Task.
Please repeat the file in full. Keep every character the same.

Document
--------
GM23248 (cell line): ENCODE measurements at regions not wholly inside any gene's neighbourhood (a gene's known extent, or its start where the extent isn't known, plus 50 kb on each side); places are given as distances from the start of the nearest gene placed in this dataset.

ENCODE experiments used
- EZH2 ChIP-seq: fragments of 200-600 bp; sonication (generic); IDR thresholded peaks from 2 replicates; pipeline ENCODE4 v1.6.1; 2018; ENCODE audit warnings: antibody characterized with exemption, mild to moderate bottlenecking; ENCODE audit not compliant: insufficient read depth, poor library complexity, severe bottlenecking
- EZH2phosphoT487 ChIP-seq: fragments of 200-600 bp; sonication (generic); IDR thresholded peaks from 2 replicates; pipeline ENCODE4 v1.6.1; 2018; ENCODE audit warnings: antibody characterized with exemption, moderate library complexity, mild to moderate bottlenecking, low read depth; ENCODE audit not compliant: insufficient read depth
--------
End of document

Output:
GM23248 (cell line): ENCODE measurements at regions not wholly inside any gene's neighbourhood (a gene's known extent, or its start where the extent isn't known, plus 50 kb on each side); places are given as distances from the start of the nearest gene placed in this dataset.

ENCODE experiments used
- EZH2 ChIP-seq: fragments of 200-600 bp; sonication (generic); IDR thresholded peaks from 2 replicates; pipeline ENCODE4 v1.6.1; 2018; ENCODE audit warnings: antibody characterized with exemption, mild to moderate bottlenecking; ENCODE audit not compliant: insufficient read depth, poor library complexity, severe bottlenecking
- EZH2phosphoT487 ChIP-seq: fragments of 200-600 bp; sonication (generic); IDR thresholded peaks from 2 replicates; pipeline ENCODE4 v1.6.1; 2018; ENCODE audit warnings: antibody characterized with exemption, moderate library complexity, mild to moderate bottlenecking, low read depth; ENCODE audit not compliant: insufficient read depth